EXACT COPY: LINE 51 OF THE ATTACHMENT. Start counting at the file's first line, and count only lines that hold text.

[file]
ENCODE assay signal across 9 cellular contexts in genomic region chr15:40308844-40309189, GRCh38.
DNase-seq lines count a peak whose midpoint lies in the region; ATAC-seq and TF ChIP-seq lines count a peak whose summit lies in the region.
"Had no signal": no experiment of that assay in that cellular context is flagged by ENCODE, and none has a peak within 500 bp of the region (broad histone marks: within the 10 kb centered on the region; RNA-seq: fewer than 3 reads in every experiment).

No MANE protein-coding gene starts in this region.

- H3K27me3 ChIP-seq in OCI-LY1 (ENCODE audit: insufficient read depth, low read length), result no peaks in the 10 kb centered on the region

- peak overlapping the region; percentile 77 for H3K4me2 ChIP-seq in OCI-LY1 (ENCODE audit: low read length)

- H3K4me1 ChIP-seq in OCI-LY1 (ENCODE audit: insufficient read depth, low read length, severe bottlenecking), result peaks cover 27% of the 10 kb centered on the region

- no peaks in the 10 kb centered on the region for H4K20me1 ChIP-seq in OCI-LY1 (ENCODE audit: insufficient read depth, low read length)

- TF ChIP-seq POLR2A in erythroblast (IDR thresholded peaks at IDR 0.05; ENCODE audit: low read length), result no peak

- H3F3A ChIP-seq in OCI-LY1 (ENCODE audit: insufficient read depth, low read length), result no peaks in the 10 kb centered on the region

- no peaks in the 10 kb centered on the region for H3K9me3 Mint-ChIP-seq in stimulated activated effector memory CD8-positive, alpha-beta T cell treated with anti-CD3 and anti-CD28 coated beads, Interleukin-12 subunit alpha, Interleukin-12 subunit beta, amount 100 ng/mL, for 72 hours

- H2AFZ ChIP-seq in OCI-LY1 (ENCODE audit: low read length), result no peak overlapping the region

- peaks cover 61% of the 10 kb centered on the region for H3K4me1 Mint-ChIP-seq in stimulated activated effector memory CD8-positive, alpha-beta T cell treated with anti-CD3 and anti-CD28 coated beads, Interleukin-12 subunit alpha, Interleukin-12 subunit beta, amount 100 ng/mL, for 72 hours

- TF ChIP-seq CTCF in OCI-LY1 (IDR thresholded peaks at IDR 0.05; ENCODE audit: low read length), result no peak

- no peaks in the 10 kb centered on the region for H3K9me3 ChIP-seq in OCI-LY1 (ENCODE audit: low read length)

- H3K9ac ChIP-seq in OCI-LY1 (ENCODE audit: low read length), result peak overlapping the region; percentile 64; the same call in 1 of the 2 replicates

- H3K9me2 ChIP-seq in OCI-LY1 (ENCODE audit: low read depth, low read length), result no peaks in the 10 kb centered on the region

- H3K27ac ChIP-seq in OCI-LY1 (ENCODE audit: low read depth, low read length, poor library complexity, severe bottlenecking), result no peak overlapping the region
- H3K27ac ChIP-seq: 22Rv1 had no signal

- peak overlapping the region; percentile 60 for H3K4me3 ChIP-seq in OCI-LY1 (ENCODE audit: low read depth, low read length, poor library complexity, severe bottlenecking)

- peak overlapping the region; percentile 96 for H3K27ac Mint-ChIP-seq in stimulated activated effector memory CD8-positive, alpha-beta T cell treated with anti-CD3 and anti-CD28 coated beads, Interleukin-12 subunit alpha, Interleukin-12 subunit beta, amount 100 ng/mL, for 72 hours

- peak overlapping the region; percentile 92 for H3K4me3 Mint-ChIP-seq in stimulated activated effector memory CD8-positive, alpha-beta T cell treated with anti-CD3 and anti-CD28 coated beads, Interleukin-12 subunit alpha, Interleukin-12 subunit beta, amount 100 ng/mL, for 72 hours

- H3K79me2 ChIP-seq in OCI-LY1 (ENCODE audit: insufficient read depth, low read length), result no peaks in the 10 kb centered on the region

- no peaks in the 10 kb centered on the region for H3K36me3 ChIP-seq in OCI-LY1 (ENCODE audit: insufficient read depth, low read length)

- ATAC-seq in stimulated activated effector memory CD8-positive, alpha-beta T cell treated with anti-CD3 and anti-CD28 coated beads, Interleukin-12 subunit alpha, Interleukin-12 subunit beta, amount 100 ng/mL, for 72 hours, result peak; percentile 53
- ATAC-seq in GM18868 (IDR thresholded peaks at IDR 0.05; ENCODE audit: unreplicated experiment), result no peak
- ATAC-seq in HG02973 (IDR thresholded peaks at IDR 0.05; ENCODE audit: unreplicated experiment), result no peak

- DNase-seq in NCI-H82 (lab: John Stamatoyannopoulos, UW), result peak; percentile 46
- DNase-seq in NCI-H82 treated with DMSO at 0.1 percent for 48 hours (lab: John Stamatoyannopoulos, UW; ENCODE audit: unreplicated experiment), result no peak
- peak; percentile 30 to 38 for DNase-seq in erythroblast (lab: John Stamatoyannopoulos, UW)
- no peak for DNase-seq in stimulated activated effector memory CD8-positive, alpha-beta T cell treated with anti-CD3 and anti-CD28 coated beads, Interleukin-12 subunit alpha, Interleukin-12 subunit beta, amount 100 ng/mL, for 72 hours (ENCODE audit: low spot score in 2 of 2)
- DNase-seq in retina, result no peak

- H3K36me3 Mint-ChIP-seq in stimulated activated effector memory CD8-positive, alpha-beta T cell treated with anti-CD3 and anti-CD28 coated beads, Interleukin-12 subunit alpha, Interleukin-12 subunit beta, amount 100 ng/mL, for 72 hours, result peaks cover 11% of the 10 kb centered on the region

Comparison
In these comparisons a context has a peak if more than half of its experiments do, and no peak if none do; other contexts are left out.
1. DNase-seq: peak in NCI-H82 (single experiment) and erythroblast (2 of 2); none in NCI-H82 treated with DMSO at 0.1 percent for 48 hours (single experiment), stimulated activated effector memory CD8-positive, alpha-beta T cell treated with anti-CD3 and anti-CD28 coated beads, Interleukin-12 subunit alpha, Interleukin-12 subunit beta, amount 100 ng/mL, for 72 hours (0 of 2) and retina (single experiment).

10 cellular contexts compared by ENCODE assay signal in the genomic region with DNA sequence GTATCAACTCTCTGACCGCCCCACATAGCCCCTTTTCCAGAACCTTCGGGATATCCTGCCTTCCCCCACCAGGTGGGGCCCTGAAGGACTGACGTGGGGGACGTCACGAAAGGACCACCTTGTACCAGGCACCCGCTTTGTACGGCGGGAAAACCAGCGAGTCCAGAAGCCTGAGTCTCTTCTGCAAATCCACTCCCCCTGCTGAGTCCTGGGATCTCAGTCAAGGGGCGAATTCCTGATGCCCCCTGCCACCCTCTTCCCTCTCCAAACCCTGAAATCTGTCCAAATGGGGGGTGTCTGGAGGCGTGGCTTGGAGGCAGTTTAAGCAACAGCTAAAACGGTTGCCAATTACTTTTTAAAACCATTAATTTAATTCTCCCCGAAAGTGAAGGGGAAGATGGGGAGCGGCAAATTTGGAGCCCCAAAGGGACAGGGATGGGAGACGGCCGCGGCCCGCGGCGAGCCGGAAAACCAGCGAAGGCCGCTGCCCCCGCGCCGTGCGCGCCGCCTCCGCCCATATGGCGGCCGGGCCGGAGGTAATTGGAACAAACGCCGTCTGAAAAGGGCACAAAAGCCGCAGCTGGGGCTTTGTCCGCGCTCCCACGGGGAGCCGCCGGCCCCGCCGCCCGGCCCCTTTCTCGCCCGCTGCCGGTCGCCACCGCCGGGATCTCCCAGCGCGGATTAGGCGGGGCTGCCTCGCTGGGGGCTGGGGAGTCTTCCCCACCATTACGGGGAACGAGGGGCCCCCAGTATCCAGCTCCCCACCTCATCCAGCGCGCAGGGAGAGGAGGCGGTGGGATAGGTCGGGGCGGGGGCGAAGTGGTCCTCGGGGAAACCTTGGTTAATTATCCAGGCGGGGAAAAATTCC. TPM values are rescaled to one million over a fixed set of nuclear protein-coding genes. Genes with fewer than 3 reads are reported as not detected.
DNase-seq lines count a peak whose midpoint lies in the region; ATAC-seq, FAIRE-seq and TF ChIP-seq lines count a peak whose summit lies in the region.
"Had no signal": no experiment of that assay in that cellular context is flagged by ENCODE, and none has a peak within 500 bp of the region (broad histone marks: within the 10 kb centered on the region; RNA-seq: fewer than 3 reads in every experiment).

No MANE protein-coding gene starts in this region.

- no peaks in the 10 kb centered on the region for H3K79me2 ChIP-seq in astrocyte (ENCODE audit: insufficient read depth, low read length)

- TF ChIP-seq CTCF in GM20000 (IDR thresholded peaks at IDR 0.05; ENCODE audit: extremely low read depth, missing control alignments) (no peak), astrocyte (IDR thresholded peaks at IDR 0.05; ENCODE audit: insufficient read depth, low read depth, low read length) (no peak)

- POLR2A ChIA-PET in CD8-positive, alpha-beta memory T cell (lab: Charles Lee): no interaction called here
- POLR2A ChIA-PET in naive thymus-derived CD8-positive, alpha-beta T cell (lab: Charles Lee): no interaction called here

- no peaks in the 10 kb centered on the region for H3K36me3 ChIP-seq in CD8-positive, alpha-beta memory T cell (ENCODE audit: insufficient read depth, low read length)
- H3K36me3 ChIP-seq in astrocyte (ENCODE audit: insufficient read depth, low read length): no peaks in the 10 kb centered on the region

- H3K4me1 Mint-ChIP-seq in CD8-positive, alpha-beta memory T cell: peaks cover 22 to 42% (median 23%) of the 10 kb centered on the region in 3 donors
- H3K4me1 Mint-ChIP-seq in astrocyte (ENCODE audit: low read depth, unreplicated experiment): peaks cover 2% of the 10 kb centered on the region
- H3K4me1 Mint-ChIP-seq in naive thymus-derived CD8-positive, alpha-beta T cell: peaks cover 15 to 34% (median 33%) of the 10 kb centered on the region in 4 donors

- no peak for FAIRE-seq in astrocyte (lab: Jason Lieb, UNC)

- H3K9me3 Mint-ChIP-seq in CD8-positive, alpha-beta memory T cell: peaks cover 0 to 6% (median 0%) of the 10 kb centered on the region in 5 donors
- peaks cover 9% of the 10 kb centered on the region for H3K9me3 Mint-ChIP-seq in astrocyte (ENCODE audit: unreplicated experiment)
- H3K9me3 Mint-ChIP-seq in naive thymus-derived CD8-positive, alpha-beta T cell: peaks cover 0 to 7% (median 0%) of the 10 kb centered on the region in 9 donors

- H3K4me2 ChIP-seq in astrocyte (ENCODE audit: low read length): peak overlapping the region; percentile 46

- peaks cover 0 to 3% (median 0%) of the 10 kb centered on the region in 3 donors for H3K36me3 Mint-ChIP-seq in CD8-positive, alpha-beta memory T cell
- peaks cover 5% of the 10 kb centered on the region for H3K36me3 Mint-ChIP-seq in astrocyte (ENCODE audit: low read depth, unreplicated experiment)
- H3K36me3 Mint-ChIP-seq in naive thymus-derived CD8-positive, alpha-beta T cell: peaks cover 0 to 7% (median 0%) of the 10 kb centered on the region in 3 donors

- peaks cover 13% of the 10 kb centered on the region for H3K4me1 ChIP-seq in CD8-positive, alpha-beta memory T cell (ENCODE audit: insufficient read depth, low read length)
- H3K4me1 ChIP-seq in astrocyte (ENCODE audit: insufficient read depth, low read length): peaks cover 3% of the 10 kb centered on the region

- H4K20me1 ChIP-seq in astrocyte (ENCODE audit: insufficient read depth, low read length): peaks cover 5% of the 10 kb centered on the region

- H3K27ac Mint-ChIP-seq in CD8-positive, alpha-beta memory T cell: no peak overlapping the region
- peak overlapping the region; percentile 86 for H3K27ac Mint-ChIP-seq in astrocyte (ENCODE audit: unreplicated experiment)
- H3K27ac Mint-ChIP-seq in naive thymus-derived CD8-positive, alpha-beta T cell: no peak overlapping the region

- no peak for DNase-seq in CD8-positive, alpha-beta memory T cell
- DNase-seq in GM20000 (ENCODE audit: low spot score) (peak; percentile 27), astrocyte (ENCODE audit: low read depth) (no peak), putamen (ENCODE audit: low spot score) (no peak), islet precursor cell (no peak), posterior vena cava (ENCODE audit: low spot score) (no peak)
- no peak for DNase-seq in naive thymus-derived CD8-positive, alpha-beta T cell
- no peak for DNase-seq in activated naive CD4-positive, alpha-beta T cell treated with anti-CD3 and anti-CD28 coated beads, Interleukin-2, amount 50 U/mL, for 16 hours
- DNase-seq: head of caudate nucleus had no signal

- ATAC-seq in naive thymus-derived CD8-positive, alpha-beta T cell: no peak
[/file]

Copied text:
- H3K9me3 Mint-ChIP-seq in CD8-positive, alpha-beta memory T cell: peaks cover 0 to 6% (median 0%) of the 10 kb centered on the region in 5 donors